With 15 points in 28 games, Jannik Hansen is off to a great start this season. A usual fixture on the Canucks third line this season and last, Hansen has also received some time playing time on the Canucks’ top two lines. Hansen has been pegged as a solid third line winger, with the ability to contribute a bit of offence and kill penalties. But what if Hansen is capable of more than this?
Nearly two years ago, I wrote about how Jannik Hansen was the Rodney Dangerfield of the Canucks (because he gets no respect). At that time, he was playing on the fourth line and getting sat in the press box occasionally, despite impressive numbers in limited action. Now it’s time for Hansen to take another step.
Hansen was 9th in points among Canucks forwards last season, but he received little to no power play time the entire season. If we dig a little deeper, we find that Hansen had only 3 fewer points than Mikael Samuelsson and 4 fewer points than Mason Raymond at even strength. Daniel Sedin, Henrik Sedin, Ryan Kesler and Alex Burrows were the only Canucks forwards that had more even strength points than Jannik Hansen in last season’s playoffs. This year, Hansen is putting up amazing numbers at even strength. He has 14 points at even strength, putting him behind only Daniel Sedin (18 points) and Henrik Sedin (17 points).
If Hansen received the kind of ice time with quality linemates that Mason Raymond has had, I think he would have more impressive numbers. Hansen would also have a more impressive resume if he got a chance on the power play.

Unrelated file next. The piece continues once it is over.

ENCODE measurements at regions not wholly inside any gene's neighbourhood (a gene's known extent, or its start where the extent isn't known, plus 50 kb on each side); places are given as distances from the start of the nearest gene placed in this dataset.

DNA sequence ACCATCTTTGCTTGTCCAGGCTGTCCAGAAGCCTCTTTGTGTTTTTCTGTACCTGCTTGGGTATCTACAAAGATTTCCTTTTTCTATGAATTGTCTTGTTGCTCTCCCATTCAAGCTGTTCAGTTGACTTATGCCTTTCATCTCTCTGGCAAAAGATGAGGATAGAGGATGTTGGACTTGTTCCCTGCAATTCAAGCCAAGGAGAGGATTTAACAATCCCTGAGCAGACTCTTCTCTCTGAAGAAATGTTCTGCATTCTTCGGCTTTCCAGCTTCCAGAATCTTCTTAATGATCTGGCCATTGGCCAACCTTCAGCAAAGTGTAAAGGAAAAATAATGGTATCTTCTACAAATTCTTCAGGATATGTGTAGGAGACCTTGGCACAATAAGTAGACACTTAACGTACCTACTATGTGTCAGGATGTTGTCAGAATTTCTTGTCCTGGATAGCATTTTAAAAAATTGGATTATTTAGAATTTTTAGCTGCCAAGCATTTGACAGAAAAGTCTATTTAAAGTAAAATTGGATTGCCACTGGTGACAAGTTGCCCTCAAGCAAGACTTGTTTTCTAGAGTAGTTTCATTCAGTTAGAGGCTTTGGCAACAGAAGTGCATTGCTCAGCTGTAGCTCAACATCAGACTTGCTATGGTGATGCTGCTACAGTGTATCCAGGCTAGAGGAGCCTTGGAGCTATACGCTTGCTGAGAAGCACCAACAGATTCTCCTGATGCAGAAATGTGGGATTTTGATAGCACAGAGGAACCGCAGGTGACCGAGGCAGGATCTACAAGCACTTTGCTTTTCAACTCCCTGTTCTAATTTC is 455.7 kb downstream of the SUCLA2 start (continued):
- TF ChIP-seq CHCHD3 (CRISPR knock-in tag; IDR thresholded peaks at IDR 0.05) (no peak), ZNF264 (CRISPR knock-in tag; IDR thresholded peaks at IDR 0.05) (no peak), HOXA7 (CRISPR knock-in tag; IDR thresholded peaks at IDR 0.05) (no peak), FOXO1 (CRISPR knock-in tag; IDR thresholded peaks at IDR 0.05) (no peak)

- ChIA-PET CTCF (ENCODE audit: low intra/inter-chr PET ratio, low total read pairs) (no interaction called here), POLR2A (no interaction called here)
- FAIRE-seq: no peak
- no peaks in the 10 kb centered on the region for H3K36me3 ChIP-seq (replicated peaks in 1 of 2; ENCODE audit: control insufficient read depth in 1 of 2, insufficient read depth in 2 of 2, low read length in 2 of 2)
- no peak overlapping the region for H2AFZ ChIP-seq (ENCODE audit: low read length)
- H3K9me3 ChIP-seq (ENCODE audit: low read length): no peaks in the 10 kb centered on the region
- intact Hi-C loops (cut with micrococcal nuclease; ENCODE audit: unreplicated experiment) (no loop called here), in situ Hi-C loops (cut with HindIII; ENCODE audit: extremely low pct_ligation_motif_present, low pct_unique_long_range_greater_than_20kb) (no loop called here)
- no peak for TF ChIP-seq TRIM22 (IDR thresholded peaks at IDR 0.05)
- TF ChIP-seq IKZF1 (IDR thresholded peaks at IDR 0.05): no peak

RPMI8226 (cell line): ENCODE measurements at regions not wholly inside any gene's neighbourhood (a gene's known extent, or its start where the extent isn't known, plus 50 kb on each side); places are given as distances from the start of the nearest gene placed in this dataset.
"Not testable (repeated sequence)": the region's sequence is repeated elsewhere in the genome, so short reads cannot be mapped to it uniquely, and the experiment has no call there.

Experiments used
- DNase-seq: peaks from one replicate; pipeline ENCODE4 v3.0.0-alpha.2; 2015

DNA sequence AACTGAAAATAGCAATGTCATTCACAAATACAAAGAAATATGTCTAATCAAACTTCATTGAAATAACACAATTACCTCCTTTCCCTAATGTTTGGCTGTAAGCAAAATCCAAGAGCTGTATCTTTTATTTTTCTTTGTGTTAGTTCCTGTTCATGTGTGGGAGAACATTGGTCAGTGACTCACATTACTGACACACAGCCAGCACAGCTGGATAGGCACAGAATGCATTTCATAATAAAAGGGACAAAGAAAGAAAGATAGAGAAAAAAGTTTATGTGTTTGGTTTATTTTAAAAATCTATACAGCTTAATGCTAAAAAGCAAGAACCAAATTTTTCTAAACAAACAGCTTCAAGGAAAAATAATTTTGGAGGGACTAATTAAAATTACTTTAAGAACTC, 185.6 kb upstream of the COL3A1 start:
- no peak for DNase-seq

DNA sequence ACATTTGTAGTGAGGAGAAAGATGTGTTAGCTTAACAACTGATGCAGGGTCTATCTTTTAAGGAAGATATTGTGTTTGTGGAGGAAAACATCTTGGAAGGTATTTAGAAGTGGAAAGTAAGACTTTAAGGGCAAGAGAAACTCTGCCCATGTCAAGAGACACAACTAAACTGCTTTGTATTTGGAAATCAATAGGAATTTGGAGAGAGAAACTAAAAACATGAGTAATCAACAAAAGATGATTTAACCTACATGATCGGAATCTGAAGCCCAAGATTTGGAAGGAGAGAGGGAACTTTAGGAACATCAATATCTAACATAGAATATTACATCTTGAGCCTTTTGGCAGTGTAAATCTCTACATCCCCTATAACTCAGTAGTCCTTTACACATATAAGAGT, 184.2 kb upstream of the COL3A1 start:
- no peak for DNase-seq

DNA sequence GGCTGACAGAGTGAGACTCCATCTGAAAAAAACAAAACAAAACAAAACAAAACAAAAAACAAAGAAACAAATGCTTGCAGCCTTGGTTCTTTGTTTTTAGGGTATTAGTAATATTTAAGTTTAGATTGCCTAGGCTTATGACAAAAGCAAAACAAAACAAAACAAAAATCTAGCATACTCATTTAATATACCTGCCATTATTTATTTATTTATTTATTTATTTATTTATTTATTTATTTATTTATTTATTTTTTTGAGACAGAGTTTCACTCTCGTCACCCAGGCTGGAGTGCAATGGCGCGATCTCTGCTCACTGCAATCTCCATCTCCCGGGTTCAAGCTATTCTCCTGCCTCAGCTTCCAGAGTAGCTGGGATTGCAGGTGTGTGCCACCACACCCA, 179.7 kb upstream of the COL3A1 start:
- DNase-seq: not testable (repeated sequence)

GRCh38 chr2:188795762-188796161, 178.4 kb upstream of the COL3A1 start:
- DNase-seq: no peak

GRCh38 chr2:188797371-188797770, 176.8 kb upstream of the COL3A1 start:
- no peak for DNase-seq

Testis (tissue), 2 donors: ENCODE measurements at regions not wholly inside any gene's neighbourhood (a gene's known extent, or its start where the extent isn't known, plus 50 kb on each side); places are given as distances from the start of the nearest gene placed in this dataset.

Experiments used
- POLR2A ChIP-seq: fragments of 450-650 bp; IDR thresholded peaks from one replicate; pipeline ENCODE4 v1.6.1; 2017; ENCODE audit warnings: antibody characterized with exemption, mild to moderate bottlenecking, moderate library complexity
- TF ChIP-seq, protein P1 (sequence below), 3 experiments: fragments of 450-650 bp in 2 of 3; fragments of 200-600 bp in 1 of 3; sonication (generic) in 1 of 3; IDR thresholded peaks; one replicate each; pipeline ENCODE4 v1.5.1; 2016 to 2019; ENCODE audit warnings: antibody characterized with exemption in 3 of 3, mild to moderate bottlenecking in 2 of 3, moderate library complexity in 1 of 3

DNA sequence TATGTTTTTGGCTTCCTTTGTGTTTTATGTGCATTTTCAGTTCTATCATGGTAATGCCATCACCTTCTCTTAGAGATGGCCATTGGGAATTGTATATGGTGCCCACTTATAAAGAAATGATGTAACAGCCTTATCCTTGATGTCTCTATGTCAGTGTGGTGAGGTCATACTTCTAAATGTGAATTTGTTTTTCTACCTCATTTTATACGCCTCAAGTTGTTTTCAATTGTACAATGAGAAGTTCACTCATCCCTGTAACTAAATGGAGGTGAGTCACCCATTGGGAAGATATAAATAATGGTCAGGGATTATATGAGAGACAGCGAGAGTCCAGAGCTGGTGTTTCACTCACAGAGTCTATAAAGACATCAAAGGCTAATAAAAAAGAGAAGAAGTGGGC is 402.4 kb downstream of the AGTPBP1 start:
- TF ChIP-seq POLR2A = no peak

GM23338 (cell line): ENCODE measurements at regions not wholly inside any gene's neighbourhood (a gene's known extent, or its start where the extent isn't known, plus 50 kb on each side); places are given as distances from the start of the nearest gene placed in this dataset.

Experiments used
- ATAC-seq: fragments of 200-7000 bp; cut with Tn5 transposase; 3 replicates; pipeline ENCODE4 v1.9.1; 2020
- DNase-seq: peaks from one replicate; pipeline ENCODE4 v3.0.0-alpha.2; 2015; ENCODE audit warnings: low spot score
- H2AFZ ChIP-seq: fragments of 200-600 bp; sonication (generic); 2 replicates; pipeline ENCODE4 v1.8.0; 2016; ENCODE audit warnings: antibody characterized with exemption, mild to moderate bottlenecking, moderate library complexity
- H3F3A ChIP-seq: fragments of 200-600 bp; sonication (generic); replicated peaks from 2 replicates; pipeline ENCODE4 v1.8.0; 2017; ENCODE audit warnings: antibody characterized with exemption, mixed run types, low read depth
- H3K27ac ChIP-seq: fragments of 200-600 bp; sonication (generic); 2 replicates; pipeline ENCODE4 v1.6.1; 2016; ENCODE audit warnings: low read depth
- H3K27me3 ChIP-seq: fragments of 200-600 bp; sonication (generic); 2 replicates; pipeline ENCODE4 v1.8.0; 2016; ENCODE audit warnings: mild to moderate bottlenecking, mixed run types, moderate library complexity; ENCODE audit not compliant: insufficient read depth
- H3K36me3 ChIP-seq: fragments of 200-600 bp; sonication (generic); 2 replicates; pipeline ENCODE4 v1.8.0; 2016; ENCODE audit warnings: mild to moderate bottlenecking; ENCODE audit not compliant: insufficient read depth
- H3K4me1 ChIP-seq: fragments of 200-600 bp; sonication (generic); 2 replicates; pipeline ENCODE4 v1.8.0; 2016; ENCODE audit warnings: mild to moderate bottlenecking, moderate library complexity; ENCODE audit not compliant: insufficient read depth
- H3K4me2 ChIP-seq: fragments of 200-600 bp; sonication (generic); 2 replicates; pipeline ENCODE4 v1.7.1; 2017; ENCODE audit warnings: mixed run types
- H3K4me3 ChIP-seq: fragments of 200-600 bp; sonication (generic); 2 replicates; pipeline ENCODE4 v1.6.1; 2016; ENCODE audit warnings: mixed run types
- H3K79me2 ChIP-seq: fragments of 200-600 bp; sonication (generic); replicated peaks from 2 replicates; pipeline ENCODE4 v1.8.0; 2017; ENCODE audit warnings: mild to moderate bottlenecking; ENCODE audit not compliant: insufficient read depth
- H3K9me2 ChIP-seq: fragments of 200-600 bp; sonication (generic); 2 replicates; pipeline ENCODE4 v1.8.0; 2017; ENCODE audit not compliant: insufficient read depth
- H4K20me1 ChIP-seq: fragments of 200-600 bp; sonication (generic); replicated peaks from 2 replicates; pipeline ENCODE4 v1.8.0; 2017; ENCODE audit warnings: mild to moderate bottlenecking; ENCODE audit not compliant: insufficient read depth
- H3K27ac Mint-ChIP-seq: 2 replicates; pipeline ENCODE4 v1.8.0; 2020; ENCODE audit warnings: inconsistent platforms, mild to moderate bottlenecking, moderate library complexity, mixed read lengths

Hansen’s game probably doesn’t lend itself to being effective on the power play, but that doesn’t mean he should be automatically relegated to the Canucks third line. The Canucks want a gritty third line, but wouldn’t a grittier second line make sense also? Ryan Kesler’s line has often been nicknamed the Helicopter Line (because it has no wings), but maybe Hansen is just what his line needs. Hansen can provide a lot of grit and determination and could probably bring a lot of what Alex Burrows brings to the first line.
When David Booth, Chris Higgins and Mason Raymond are all healthy, it likely means that Jannik Hansen will get automatically shifted to the Canucks’ third line, but maybe that shouldn’t be so automatic. What if what Ryan Kesler needs is not another finisher on his line, but someone who can dig up loose pucks and create space for his linemates? At age 25, perhaps now is the time that Hansen gets his chance to be bigger contributor.